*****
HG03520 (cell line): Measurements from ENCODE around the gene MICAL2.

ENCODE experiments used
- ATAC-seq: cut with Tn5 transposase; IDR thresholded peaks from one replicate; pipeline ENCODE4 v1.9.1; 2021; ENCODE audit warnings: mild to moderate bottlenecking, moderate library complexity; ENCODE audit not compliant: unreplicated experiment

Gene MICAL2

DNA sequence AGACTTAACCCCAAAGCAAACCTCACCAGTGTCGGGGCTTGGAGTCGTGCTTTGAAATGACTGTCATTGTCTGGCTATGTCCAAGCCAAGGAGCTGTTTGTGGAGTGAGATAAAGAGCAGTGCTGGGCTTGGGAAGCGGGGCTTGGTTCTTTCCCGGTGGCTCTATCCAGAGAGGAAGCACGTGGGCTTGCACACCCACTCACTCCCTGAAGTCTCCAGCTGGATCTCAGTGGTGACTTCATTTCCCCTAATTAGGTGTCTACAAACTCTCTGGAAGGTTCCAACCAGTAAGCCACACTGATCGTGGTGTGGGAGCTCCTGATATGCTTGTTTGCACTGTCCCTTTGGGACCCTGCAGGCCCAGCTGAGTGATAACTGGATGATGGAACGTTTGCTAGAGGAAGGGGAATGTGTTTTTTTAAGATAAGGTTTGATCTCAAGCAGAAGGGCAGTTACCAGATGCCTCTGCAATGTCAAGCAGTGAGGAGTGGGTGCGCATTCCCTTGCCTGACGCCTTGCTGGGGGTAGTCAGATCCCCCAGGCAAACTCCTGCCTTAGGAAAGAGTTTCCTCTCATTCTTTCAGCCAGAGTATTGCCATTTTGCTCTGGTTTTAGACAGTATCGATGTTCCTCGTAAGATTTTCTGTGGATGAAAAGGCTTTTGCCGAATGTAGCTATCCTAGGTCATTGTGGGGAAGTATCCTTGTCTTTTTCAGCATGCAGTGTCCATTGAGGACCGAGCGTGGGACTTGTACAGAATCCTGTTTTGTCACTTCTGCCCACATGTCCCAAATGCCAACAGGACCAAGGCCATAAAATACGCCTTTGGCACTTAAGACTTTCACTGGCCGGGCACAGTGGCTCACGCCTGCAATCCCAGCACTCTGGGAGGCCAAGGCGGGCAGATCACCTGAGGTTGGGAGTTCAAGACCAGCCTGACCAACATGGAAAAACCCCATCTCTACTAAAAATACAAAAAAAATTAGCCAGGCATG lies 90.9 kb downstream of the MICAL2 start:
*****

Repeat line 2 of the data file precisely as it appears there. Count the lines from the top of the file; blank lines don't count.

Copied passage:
ENCODE experiments used